Extreme Temperature Diary- Monday July 17th, 2023/Main Topic: CAT4 Heatwave Chevron to Build Over the Southeast This Week

The main purpose of this ongoing blog will be to track planetary extreme, or record temperatures related to climate change. Any reports I see of ETs will be listed below the main topic of the day. I’ll refer to extreme or record temperatures as ETs (not extraterrestrials).😉

Main Topic: CAT4 Heatwave Chevron to Build Over the Southeast This Week

Dear Diary. We have some simultaneous historic heatwaves raging across the planet this week, so the best way to highlight Heatwave Cerberus and Heatwave Chevron is to report on what has happened with them every other day. Today it is CAT4 U.S. Heatwave Chevron’s turn to get the main topic treatment.

This week is the third week of July and is statistically the climatological peak of the warm season…or because of carbon pollution the too hot to handle season. Right on que the heat dome in association with historic Heatwave Chevron is peaking and will move eastward, affecting my neck of the woods in Atlanta this week:

Where I live hot summer weather is part of life, with most residents of Atlanta accustomed to weeks over 90°F. This week should be the hottest week of the season with maxes getting close to 100°F from Tuesday through Friday. We probably won’t see any daily records here in Atlanta because those are north of 100°F. The farther west from Atlanta one goes the more likely record heat will be encountered, however:

Luckily, Heatwave Chevron’s grasp on the Southeast will be short lived due to a strong cold front coming into the area by next weekend. The heat dome in association with the system will retrograde back to the West and will weaken at least below 597 decameters:

Here are more details from the Matthew Cappucci writing for the Washington Post. At least there are strong signs of Heatwave Chevron abating by next weekend. The longevity of the system will probably make the system a lethal killer for those susceptible to extreme heat unfortunately, though:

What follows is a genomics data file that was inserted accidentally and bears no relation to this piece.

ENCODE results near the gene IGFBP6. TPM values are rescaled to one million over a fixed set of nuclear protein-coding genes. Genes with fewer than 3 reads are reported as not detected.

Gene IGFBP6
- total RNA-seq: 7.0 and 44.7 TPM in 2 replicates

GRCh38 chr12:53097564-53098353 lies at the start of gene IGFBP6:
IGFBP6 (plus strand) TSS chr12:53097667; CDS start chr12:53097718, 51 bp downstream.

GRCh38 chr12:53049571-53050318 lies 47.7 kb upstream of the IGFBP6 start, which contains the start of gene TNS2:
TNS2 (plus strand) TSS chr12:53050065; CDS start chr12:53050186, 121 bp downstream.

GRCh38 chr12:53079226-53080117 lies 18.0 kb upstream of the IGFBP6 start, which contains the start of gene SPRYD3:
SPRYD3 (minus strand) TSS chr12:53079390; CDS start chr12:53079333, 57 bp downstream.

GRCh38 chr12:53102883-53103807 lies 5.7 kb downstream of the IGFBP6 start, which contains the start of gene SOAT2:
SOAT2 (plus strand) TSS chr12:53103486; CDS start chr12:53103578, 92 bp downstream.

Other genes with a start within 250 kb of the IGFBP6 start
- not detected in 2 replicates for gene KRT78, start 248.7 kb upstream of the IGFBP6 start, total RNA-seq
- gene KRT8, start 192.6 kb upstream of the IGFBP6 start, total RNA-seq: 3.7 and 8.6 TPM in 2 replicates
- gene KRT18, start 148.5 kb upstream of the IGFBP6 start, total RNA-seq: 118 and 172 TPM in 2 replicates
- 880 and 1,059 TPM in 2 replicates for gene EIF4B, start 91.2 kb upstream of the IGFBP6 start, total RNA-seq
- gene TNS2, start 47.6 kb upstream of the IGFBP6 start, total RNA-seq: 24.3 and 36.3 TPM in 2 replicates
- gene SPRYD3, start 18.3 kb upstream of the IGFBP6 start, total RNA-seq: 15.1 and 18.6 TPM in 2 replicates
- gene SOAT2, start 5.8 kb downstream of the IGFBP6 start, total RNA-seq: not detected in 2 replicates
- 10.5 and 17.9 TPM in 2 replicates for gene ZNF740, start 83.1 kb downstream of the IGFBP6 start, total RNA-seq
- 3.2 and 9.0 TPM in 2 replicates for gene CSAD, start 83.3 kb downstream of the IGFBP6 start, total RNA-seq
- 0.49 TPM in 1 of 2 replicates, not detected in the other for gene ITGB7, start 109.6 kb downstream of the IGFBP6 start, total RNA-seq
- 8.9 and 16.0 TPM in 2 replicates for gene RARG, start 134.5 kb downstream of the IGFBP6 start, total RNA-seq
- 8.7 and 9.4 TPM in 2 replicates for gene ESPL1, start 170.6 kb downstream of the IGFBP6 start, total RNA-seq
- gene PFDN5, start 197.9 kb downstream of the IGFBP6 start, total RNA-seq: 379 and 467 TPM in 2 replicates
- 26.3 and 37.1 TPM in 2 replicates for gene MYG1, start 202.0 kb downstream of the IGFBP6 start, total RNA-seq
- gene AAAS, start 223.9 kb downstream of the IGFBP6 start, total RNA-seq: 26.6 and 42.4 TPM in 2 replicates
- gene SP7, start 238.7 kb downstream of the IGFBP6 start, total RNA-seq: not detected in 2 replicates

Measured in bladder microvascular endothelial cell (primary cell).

Historic heat wave engulfing Southern U.S. isn’t moving anytime soon – The Washington Post

Severe heat wave in southern U.S. remains entrenched as records mount

Nearly 100 million Americans are under heat alerts after temperatures approached all-time records in Reno, Las Vegas, Flagstaff and Salt Lake City on Sunday

By Matthew Cappucci

July 17, 2023 at 12:55 p.m. EDT

The southern United States is in its third week of an extreme and stubborn heat wave that refuses to budge. It continues to set records as nearly 100 million Americans remain under heat alerts from South Florida to northern Nevada.

The intensity of the heat wave probably peaked on Sunday in California’s Central Valley and the Desert Southwest. Temperatures climbed as high as 128 degrees in Death Valley and approached all-time records in Reno, Las Vegas, Flagstaff and Salt Lake City. Although temperatures won’t be quite as high in the Southwest in the coming days, it will still be dangerously hot, and more records could be set.

Meanwhile, in parts of the South and Southeast, above-normal temperatures and sauna-like humidity will make it feel intolerably hot, with triple-digit heat indexes continuing for days.

High temperatures Monday as forecast by the National Weather Service. (Pivotal Weather)

The “heat dome” over the Southern United States is one of several across the Northern Hemisphere that are bringing high-impact heat to Europe and Asia as well. Sunday featured a high temperature of 122 degrees in Sinboa, China, the country’s highest temperature ever observed and the highest recorded north of 40 degrees latitude globally.

In Europe, the Italian island of Sardinia could approach 117 degrees on Tuesday, while Rome nears 108 degrees — which would eclipse Rome’s all-time record by 3 degrees. In the Middle East, Persian Gulf International Airport in Iran posted a suffocating heat index of 152 degrees Sunday.

It’s well established that the frequency, intensity, size and duration of high-end heat events is increasing because of human-caused climate change. The southern U.S. heat wave has occurred amid the hottest days on record for the planet; every day since July 3, the Earth’s average temperature has surpassed the temperature that held the previous record.

The forecast

The heat dome expands and languishes across the southern United States over the next five days, as simulated by the American GFS model. (WeatherBell)

The heat dome — a persistent lobe of hot, sinking air that is responsible for the excessive temperatures — isn’t going anywhere any time soon. In fact, it’s expected to consolidate and intensify some again while shifting east.

That will allow temperatures to decline slightly for a few days in California, but readings are spiking once again in Texas and across the south central United States. As the heat slowly progresses east and builds, more records are in jeopardy. Here’s where records will be challenged:


  • Albuquerque is set to tie a record of 104, set in 1980.
  • Tucson may fall just a degree shy of its 111-degree record set in 2005.
  • Austin will approach a record of 105 set in 1984, but could fall just shy.
  • Corpus Christi, Tex., is forecast to hit 100 degrees, tying a record set in 1998.
  • San Angelo, Tex. is expected to reach the record of 106, set in 1989.